Trust in one of the United States’ banking regulators should not be threatened by political influence.
|January 21, 2022|
(Washington, DC) – The Functional Government Initiative today requested records from four federal agencies that will provide transparency into actions by senior banking regulators that raise questions over the future of independent agencies. FDIC board member and director of the Consumer Financial Protection Bureau (CFPB) Rohit Chopra was among the leading voices supporting what former FDIC Chairman Jelena McWilliams called an attempted “hostile takeover.” The FDIC is responsible for insuring deposits and promoting the stability of the nation’s banking system. Its chairman is appointed to a five-year term, meant to insulate the agency from quickly changing policy agendas after presidential elections. By the FDIC’s longstanding policies and practices, the FDIC chairman sets the agenda of the agency and supervises its staff as CEO.
The requested documents will help the public understand what happened, who may have been involved, and whether ethics rules were followed. If allegations of the former Chairman are true, the FDIC’s status as an independent regulator may be in jeopardy. It may also have implications for other independent federal agencies if this is seen as a move toward prioritizing Administration policy priorities over adhering to long-standing institutional norms. The recent controversy comes in the wake of mass firings of qualified individuals appointed by the former Administration to advisory committees, typically understood to be free from political interference.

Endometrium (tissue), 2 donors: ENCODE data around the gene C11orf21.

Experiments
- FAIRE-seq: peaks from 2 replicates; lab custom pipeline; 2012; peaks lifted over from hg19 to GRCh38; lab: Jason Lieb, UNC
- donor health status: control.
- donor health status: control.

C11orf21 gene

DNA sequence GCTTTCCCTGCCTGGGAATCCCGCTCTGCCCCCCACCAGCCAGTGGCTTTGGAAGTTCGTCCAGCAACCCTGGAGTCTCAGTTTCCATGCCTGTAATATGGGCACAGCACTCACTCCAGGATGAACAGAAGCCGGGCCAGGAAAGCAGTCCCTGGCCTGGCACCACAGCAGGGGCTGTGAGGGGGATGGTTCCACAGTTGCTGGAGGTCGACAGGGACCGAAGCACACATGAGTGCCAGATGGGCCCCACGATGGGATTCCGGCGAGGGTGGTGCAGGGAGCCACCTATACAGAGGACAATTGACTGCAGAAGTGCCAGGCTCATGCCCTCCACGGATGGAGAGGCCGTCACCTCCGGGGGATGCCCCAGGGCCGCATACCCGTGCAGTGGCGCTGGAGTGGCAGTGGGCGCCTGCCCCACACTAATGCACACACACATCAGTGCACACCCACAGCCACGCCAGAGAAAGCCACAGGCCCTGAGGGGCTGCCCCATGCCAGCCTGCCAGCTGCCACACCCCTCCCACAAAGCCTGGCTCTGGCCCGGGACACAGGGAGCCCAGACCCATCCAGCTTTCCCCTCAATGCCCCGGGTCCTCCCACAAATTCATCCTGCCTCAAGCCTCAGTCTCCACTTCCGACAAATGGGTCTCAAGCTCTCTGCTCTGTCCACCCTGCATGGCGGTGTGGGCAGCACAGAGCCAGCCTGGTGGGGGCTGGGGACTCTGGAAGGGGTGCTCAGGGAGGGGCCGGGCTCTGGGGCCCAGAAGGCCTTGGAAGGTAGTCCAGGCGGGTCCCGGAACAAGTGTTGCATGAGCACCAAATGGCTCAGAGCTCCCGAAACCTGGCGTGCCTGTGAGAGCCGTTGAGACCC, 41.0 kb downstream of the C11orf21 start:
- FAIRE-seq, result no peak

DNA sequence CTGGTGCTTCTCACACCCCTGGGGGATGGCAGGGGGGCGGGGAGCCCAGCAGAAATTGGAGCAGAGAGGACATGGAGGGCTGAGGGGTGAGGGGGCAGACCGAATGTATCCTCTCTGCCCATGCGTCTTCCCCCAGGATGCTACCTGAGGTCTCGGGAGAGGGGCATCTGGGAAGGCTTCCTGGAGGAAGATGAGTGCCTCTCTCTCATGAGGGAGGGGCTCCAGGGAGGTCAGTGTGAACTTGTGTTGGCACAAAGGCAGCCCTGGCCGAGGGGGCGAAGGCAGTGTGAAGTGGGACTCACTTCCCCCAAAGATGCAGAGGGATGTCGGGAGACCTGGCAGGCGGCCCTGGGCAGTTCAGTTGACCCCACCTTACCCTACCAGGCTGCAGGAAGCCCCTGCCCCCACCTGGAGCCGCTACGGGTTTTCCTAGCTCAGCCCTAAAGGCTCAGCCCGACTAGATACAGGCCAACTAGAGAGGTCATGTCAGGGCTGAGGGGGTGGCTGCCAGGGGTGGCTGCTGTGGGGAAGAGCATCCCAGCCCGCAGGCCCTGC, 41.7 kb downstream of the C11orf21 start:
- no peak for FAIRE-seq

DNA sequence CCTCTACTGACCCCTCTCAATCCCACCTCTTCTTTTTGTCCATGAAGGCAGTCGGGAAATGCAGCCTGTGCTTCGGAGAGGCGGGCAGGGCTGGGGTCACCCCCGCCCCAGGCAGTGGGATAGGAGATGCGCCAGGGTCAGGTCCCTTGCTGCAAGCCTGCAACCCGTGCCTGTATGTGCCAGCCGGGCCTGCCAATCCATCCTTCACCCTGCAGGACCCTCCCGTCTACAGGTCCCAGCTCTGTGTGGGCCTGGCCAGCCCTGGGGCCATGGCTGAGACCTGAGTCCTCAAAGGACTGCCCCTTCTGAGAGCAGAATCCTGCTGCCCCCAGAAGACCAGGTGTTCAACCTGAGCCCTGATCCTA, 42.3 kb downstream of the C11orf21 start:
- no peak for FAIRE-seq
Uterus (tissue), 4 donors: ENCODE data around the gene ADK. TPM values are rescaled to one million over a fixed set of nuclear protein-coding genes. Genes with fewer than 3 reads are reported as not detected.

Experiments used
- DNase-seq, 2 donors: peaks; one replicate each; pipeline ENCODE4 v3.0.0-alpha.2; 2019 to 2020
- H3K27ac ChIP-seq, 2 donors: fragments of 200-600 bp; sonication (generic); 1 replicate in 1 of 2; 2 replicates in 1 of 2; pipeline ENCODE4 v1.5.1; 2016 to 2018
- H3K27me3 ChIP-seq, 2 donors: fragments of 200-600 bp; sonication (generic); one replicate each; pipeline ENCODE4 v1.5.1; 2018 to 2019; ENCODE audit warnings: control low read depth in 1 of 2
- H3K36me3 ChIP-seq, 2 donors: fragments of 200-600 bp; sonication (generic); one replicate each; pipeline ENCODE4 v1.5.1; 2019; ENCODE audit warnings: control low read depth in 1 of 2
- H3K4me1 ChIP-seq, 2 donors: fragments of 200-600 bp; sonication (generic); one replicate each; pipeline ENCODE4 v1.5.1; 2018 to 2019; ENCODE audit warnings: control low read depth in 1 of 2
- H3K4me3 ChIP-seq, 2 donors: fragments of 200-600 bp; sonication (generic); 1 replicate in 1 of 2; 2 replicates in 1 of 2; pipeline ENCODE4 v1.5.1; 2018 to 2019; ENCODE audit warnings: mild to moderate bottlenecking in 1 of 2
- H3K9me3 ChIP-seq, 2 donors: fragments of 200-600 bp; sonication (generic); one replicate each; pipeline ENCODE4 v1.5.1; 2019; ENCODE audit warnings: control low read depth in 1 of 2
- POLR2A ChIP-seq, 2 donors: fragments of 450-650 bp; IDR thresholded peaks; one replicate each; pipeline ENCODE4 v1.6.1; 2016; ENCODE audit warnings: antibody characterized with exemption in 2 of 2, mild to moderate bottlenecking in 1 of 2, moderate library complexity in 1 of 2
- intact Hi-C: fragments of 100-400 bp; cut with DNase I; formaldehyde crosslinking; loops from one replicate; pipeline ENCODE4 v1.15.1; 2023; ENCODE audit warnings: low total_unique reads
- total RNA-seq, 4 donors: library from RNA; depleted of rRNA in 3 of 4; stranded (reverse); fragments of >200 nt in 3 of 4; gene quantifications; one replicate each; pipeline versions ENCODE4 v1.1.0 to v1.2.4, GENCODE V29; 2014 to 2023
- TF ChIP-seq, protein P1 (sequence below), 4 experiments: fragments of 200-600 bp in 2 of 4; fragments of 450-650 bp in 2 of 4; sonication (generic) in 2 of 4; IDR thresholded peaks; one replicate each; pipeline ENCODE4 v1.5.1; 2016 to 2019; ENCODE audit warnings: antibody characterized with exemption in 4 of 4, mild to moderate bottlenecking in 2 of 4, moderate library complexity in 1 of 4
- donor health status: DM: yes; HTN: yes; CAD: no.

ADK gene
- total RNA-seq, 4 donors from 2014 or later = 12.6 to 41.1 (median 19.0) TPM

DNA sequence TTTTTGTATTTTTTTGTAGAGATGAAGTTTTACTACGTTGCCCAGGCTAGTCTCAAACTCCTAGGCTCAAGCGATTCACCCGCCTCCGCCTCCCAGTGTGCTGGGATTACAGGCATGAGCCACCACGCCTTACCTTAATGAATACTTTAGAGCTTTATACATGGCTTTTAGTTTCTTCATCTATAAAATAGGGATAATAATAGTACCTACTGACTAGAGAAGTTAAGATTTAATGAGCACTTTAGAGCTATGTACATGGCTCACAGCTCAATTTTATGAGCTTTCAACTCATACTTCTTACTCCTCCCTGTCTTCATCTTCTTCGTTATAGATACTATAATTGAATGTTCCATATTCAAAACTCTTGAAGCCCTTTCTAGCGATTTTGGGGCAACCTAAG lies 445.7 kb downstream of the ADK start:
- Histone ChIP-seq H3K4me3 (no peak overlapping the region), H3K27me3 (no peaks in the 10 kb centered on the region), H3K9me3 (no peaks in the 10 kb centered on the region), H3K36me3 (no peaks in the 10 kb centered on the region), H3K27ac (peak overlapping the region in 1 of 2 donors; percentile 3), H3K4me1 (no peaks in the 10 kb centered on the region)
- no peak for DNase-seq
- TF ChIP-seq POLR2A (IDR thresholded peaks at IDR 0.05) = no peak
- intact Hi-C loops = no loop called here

In this case, in spite of this traditional deference to the agency chairman, recent reports allege that Mr. Chopra sought to circulate a proposal relating to bank mergers that, according to Chairman McWilliams, “was filled with omissions, misrepresentations and technical inaccuracies.” Chopra and other FDIC board members attempted to move forward with it anyway. Since that time, Chairman McWilliams has announced her resignation from the FDIC.
In order to shine a light on what really happened at the FDIC, FGI is seeking records from the FDIC, CFPB, Department of Justice, and Department of Treasury. As reported by the Wall Street Journal, Mr. Chopra asked for a legal opinion from the Office of Legal Counsel. The public should know what precedents and existing legal policy Mr. Chopra wants to change as part of his efforts to counter the authority of the FDIC chairman. The Wall Street Journal also reported that Treasury Secretary Janet Yellen refused Chairman McWilliams’ request to support the independence of the FDIC.